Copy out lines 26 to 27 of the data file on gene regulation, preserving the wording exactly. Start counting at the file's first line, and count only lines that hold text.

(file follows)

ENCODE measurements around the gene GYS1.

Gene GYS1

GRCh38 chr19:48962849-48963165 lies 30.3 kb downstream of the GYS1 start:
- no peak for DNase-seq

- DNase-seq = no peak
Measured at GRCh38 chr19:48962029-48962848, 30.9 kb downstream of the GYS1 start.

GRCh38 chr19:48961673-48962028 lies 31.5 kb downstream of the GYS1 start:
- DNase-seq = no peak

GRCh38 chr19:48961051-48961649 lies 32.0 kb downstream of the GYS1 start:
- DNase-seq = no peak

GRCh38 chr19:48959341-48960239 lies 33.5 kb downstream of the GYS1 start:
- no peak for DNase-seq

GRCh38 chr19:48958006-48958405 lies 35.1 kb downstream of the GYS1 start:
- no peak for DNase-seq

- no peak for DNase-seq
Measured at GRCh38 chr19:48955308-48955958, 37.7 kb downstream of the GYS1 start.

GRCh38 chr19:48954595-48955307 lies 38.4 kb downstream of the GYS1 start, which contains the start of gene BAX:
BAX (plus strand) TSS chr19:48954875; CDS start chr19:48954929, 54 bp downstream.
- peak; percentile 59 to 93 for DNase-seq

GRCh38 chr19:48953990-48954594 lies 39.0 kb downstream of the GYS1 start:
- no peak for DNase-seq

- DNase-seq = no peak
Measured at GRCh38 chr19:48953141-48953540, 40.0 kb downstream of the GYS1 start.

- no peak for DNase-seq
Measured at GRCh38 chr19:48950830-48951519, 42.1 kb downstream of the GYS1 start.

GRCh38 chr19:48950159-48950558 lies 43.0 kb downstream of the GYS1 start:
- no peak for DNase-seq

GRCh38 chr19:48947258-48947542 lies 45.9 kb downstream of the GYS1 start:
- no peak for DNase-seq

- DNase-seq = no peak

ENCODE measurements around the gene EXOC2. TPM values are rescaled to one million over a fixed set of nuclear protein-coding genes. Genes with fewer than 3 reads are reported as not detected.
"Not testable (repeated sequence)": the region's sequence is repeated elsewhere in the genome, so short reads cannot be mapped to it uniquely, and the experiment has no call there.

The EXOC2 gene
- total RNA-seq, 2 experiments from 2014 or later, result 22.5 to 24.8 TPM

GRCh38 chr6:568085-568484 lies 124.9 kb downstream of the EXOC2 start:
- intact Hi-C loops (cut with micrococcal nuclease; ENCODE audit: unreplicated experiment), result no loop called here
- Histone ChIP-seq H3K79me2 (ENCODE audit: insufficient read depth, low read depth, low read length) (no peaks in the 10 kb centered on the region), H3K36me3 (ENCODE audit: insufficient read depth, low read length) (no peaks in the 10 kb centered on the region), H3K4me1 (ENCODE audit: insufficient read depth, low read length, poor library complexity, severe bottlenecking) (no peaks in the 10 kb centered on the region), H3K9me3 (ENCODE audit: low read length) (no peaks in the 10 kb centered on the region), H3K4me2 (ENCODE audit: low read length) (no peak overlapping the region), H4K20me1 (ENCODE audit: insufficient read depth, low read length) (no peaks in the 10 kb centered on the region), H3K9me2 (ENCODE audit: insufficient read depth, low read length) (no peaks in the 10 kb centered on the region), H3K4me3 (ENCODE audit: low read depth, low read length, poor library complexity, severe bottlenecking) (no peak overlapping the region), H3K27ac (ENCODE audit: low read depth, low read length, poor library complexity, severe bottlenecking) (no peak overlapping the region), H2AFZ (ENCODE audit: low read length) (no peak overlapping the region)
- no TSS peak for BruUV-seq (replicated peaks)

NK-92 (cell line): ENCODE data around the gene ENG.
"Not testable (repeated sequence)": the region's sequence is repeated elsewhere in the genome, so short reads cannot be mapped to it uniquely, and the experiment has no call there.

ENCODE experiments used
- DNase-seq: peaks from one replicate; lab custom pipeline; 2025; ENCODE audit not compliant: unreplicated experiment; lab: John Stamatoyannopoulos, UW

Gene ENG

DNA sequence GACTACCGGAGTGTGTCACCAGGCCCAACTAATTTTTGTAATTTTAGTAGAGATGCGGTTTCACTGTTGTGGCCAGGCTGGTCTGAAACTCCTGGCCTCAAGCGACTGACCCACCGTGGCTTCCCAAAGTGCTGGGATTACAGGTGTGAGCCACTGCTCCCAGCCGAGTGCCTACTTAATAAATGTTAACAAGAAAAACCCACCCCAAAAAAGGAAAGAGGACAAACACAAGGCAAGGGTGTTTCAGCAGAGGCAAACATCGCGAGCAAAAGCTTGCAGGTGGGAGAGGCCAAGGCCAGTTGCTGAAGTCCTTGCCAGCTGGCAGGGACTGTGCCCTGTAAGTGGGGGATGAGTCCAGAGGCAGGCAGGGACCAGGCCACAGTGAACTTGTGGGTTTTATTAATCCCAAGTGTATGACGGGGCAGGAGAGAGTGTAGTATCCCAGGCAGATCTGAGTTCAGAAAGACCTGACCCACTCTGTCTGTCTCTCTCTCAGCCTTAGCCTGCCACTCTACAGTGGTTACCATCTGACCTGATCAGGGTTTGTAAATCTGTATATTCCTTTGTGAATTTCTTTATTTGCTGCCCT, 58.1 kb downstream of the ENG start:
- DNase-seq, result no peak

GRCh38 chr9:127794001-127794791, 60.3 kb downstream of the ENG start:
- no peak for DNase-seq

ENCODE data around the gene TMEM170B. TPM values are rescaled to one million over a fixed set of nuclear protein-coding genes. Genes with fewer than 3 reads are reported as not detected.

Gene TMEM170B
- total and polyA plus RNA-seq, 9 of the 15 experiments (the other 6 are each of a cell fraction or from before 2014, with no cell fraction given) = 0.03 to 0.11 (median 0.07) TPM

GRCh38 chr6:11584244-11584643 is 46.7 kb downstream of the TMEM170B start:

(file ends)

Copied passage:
GRCh38 chr19:48950159-48950558 lies 43.0 kb downstream of the GYS1 start:
- no peak for DNase-seq